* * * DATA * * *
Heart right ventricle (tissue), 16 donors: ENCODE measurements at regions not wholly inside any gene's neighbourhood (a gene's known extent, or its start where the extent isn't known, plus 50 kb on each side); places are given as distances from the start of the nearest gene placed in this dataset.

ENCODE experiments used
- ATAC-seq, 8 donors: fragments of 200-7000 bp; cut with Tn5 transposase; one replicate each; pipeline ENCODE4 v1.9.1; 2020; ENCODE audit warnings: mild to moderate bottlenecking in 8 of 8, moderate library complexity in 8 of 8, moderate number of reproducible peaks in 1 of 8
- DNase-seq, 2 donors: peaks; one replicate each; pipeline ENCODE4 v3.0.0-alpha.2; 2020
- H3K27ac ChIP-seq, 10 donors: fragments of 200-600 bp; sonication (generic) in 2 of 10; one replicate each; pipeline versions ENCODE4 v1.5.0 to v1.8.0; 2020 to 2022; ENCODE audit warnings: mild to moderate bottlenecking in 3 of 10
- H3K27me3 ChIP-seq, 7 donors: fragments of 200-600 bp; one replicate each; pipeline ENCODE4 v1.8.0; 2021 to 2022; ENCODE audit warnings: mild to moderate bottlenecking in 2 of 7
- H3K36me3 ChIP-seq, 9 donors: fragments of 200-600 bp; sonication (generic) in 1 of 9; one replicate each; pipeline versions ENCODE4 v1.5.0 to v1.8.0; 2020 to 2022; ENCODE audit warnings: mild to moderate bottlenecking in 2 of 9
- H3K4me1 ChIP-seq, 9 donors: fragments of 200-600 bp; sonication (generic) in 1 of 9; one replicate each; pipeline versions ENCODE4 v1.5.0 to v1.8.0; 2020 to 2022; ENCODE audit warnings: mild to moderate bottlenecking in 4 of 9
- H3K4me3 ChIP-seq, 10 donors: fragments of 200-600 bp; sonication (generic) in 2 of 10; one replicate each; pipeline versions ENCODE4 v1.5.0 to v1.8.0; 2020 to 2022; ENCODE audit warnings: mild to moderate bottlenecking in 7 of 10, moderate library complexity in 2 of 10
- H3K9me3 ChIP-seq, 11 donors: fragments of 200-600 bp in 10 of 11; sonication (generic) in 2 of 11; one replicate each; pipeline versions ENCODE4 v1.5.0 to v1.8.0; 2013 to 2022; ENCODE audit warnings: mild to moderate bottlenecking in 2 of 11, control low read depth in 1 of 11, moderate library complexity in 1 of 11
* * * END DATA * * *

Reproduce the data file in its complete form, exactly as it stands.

Heart right ventricle (tissue), 16 donors: ENCODE measurements at regions not wholly inside any gene's neighbourhood (a gene's known extent, or its start where the extent isn't known, plus 50 kb on each side); places are given as distances from the start of the nearest gene placed in this dataset.

ENCODE experiments used
- ATAC-seq, 8 donors: fragments of 200-7000 bp; cut with Tn5 transposase; one replicate each; pipeline ENCODE4 v1.9.1; 2020; ENCODE audit warnings: mild to moderate bottlenecking in 8 of 8, moderate library complexity in 8 of 8, moderate number of reproducible peaks in 1 of 8
- DNase-seq, 2 donors: peaks; one replicate each; pipeline ENCODE4 v3.0.0-alpha.2; 2020
- H3K27ac ChIP-seq, 10 donors: fragments of 200-600 bp; sonication (generic) in 2 of 10; one replicate each; pipeline versions ENCODE4 v1.5.0 to v1.8.0; 2020 to 2022; ENCODE audit warnings: mild to moderate bottlenecking in 3 of 10
- H3K27me3 ChIP-seq, 7 donors: fragments of 200-600 bp; one replicate each; pipeline ENCODE4 v1.8.0; 2021 to 2022; ENCODE audit warnings: mild to moderate bottlenecking in 2 of 7
- H3K36me3 ChIP-seq, 9 donors: fragments of 200-600 bp; sonication (generic) in 1 of 9; one replicate each; pipeline versions ENCODE4 v1.5.0 to v1.8.0; 2020 to 2022; ENCODE audit warnings: mild to moderate bottlenecking in 2 of 9
- H3K4me1 ChIP-seq, 9 donors: fragments of 200-600 bp; sonication (generic) in 1 of 9; one replicate each; pipeline versions ENCODE4 v1.5.0 to v1.8.0; 2020 to 2022; ENCODE audit warnings: mild to moderate bottlenecking in 4 of 9
- H3K4me3 ChIP-seq, 10 donors: fragments of 200-600 bp; sonication (generic) in 2 of 10; one replicate each; pipeline versions ENCODE4 v1.5.0 to v1.8.0; 2020 to 2022; ENCODE audit warnings: mild to moderate bottlenecking in 7 of 10, moderate library complexity in 2 of 10
- H3K9me3 ChIP-seq, 11 donors: fragments of 200-600 bp in 10 of 11; sonication (generic) in 2 of 11; one replicate each; pipeline versions ENCODE4 v1.5.0 to v1.8.0; 2013 to 2022; ENCODE audit warnings: mild to moderate bottlenecking in 2 of 11, control low read depth in 1 of 11, moderate library complexity in 1 of 11